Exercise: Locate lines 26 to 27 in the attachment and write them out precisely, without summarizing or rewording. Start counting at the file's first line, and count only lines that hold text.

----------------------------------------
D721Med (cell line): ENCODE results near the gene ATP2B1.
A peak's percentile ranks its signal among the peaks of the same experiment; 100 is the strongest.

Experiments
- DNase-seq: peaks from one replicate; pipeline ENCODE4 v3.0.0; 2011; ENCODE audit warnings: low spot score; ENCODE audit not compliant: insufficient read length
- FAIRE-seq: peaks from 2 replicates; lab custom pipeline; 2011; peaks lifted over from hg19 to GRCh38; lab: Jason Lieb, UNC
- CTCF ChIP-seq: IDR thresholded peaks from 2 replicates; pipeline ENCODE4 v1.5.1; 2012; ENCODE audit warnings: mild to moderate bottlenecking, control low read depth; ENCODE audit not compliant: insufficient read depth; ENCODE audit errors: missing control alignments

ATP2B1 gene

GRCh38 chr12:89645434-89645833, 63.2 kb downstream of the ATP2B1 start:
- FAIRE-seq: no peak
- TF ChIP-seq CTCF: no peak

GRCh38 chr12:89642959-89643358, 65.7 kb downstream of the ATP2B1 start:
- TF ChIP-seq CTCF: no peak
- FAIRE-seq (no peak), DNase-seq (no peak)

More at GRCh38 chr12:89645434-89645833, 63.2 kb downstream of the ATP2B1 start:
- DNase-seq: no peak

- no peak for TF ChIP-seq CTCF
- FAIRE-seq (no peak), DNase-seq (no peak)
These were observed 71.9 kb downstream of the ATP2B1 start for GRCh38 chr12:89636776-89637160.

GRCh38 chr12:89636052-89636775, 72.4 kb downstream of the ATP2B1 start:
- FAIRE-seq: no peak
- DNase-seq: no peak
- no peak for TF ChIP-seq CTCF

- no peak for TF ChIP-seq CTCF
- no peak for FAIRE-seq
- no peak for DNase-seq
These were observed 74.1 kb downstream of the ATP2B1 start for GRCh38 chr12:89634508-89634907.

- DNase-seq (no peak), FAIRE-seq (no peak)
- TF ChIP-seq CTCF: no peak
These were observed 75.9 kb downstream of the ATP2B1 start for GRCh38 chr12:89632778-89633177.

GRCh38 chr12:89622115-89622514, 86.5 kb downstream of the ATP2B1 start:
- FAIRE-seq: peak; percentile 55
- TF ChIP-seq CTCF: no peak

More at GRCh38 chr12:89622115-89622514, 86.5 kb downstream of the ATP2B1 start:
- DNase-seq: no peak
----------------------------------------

These were observed 74.1 kb downstream of the ATP2B1 start for GRCh38 chr12:89634508-89634907.

- DNase-seq (no peak), FAIRE-seq (no peak)